According to a new report from Rabobank, limited milk supply growth and lacklustre demand led to soft dairy commodity pricing in 2023. However, the global dairy market appears to be transitioning to the next phase in its cycle, with prices expected to move higher through 2024. Still, the market remains finely balanced, and uncertainty remains surrounding underlying demand for 2024.
As 2023 draws to a close, the global dairy market continues to walk a tightrope of limited ‘new’ milk and sluggish demand. The year saw soft global dairy commodity pricing due to weaker underlying fundamentals. Global milk supply growth was underwhelming, with three consecutive quarters of growth. Then lower milk prices, elevated costs, and weather disruption put the brakes back on.
Rabobank’s milk supply outlook for 2024 has weakened, with sluggish growth expected across most export regions.
Said Michael Harvey, Senior Analyst – Dairy, Rabobank: “The milk supply export engine never fully fired on all cylinders in 2023 and declined year-on-year in the third quarter by 0.2%. Year-over-year milk production from the Big 7 exporting regions is forecast to decrease through Q1 2024 before turning positive. Overall, milk supply is forecast to grow by a modest 0.3% for the entire year.”
In local currencies, farmgate milk prices across the export regions will close out 2023 anywhere between 20% to 40% lower versus the start of the year. However, with the 2024 feed cost outlook looking more favourable, some regional milk prices have recently increased, boosting farmgate margins.
Continued Harvey: “We expect a slow recovery in dairy commodity prices back to long-term averages. However, current fundamentals provide the perfect ingredients for price volatility and a possible market whiplash. Geopolitical instability risks, volatile energy markets, and weak macroeconomic conditions will be something to watch in 2024 for the global dairy markets.”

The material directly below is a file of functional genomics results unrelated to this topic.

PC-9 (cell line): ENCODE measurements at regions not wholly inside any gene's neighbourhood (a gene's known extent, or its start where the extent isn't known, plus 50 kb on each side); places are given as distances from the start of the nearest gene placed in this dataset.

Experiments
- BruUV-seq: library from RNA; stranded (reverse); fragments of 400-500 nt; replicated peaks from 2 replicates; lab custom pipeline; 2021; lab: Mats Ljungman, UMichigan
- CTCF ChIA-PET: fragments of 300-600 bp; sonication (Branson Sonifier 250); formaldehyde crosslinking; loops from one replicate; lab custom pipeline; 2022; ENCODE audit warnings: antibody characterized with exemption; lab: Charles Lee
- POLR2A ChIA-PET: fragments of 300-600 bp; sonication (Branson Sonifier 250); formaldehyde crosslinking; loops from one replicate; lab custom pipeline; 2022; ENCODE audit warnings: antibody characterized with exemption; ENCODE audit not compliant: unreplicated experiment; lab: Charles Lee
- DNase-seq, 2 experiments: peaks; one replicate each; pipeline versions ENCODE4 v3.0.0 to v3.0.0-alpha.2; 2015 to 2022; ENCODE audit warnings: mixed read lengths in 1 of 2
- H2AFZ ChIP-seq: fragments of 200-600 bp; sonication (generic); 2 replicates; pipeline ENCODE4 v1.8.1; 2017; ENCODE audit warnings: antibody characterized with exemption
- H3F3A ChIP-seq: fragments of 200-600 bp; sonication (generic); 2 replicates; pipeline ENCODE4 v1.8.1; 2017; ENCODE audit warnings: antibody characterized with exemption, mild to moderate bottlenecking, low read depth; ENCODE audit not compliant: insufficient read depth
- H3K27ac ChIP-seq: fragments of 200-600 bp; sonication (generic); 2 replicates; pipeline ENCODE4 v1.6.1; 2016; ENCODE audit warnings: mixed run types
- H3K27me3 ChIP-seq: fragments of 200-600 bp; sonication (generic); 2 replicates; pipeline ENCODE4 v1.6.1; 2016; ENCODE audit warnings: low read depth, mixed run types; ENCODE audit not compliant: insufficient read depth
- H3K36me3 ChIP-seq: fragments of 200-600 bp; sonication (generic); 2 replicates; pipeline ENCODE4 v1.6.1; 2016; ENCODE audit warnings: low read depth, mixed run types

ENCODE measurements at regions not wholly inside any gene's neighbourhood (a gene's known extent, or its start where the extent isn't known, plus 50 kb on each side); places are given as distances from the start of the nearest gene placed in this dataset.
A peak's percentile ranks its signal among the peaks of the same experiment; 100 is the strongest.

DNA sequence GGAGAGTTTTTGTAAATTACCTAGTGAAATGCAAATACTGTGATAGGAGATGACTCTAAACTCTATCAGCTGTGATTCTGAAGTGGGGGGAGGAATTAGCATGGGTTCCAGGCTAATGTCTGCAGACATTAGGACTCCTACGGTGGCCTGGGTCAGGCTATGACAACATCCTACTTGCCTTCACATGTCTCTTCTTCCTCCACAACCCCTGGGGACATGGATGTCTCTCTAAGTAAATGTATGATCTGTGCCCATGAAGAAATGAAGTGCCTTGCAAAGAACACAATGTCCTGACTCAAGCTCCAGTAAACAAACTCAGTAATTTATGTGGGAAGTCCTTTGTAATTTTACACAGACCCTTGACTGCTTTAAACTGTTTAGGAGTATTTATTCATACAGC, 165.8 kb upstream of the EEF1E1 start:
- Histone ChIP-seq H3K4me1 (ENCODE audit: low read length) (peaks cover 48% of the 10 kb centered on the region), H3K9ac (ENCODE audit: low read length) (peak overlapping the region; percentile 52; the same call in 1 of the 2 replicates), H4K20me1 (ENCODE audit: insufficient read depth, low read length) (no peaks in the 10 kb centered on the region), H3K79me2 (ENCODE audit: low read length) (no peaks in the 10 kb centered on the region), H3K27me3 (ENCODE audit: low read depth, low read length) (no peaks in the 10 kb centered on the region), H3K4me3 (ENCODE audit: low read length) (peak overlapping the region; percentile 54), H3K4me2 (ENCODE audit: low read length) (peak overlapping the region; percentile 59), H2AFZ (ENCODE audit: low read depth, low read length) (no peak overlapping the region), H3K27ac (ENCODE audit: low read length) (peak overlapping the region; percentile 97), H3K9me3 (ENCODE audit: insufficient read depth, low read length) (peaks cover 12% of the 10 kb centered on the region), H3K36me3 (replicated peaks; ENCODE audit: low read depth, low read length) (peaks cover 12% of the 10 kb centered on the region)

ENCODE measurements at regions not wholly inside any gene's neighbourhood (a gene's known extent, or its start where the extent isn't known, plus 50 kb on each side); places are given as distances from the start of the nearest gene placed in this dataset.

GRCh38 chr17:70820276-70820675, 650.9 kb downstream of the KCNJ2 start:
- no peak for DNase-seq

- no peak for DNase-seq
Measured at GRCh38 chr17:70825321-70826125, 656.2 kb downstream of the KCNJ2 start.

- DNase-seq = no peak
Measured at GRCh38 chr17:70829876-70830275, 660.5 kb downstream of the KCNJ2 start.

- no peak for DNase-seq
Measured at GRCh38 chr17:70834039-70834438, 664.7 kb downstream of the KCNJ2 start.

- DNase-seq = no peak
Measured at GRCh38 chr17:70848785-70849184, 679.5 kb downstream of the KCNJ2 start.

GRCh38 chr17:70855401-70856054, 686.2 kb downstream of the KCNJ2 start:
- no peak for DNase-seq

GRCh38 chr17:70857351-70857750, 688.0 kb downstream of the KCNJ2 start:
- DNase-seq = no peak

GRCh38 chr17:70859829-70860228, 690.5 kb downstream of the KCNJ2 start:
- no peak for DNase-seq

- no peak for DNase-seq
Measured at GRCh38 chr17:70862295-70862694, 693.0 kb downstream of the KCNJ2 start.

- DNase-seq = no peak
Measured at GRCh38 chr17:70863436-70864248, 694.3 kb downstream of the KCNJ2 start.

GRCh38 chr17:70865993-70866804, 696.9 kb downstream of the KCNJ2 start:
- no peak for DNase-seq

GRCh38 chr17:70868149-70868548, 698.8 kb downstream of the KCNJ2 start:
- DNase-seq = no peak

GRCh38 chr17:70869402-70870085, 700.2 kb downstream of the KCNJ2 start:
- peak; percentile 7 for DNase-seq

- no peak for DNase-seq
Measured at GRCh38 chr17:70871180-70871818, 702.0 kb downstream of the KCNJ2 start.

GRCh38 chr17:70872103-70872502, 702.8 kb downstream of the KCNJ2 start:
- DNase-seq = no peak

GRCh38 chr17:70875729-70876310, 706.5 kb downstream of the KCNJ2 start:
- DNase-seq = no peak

Demand will be a key factor to watch in 2024, with high dairy inflation, broader cost-of-living issues, and weak consumer confidence remaining on the horizon. Peak food and dairy inflation have passed, but market uncertainty remains, and rising unemployment will further impact purchasing power in 2024. Emerging markets and low-income households are under the most pressure.
In China, consumer prices are falling and foodservice recovery continues, but overall consumption growth is sluggish. China’s import appetite for dairy commodities is still expected to drive any Oceania commodity price rally in 2024.
Concluded Harvey: “Rabobank expects China’s import volume to flatline in 2024, which would be a positive result, given the previous two years of withdrawal from the global markets. This is an opportunity for importers outside of China to build stocks in 2024.” For more visit Rabobank.com